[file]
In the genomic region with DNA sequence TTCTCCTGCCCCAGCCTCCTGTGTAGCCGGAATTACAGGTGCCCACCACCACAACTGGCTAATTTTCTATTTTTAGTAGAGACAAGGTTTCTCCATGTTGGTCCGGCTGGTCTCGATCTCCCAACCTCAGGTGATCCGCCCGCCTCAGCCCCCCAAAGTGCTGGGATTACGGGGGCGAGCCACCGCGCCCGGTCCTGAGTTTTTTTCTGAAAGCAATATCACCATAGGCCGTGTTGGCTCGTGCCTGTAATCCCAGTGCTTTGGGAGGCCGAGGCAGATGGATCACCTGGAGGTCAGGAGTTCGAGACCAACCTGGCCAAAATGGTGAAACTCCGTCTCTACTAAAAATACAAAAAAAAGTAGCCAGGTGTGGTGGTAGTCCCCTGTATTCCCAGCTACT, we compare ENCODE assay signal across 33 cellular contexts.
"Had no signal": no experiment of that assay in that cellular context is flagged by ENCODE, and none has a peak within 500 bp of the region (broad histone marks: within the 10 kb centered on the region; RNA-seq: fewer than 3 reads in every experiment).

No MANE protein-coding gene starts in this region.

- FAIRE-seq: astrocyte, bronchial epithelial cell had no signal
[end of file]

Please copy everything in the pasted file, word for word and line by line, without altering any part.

In the genomic region with DNA sequence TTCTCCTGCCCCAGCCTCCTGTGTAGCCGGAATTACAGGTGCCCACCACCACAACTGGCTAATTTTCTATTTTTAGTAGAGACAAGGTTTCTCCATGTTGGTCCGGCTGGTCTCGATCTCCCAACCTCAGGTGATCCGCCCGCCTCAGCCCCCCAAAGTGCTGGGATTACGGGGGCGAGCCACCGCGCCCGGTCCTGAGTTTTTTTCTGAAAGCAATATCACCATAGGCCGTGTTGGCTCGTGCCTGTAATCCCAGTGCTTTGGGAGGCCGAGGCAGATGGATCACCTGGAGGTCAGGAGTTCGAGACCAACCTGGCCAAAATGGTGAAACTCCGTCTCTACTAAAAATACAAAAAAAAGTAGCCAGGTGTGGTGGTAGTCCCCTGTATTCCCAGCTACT, we compare ENCODE assay signal across 33 cellular contexts.
"Had no signal": no experiment of that assay in that cellular context is flagged by ENCODE, and none has a peak within 500 bp of the region (broad histone marks: within the 10 kb centered on the region; RNA-seq: fewer than 3 reads in every experiment).

No MANE protein-coding gene starts in this region.

- FAIRE-seq: astrocyte, bronchial epithelial cell had no signal